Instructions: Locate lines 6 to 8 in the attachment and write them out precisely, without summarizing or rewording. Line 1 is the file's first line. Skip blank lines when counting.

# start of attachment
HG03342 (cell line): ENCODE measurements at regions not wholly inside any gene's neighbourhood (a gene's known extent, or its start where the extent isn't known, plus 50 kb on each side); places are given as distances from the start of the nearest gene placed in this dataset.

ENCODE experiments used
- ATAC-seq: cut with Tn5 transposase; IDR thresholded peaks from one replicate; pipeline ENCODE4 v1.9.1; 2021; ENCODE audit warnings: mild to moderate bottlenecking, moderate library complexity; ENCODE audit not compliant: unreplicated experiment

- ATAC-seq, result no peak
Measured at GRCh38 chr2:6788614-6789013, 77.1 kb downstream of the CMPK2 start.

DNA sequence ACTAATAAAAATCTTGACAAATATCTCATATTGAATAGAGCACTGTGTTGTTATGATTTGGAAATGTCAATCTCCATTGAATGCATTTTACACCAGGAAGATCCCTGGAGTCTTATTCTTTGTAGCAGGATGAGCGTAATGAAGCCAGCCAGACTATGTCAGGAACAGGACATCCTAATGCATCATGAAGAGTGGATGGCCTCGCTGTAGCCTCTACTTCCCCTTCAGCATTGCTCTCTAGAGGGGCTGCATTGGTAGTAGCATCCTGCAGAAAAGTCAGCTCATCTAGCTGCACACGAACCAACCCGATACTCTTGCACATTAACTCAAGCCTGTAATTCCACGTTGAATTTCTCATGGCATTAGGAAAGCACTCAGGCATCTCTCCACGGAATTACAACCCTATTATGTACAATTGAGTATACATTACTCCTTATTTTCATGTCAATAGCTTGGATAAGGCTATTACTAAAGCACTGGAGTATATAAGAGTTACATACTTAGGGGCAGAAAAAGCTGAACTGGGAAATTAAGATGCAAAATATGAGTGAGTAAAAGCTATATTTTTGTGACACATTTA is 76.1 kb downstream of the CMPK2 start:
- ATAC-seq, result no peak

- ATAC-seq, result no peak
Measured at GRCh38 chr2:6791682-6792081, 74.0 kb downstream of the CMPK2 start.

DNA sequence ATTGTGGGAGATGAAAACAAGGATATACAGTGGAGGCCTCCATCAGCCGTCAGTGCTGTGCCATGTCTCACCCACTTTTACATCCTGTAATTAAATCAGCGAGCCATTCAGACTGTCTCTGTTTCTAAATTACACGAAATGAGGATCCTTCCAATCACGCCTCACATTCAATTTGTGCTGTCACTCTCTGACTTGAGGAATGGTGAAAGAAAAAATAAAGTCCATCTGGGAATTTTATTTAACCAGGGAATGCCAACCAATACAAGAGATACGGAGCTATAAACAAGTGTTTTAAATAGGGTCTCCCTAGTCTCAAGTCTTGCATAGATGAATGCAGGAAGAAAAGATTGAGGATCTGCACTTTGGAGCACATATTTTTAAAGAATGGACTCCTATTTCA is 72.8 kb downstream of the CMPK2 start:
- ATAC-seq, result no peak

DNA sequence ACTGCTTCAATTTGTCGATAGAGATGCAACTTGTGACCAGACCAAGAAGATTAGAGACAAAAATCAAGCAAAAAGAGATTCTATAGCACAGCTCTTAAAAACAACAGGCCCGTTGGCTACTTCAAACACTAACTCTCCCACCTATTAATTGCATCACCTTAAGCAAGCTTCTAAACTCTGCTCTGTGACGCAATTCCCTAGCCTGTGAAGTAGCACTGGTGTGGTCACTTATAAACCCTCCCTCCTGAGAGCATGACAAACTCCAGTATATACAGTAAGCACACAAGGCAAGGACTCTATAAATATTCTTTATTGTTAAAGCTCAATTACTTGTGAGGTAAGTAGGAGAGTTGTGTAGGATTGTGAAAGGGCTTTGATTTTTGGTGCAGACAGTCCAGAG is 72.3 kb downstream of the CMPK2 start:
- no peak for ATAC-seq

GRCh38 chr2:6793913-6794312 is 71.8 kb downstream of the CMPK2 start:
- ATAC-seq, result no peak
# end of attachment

DNA sequence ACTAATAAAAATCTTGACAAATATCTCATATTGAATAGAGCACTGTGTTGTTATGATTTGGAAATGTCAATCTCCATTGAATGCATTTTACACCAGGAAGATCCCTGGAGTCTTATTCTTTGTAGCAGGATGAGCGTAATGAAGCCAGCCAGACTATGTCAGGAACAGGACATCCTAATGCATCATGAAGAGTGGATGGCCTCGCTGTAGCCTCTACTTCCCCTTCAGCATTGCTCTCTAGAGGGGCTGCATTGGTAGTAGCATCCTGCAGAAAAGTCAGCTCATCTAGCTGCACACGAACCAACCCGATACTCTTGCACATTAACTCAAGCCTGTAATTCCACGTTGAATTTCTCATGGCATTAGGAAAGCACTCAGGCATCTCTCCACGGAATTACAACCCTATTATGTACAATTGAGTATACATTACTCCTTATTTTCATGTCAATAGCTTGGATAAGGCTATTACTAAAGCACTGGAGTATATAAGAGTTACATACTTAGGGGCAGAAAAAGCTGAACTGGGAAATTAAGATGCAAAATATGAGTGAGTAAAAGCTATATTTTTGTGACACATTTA is 76.1 kb downstream of the CMPK2 start:
- ATAC-seq, result no peak

- ATAC-seq, result no peak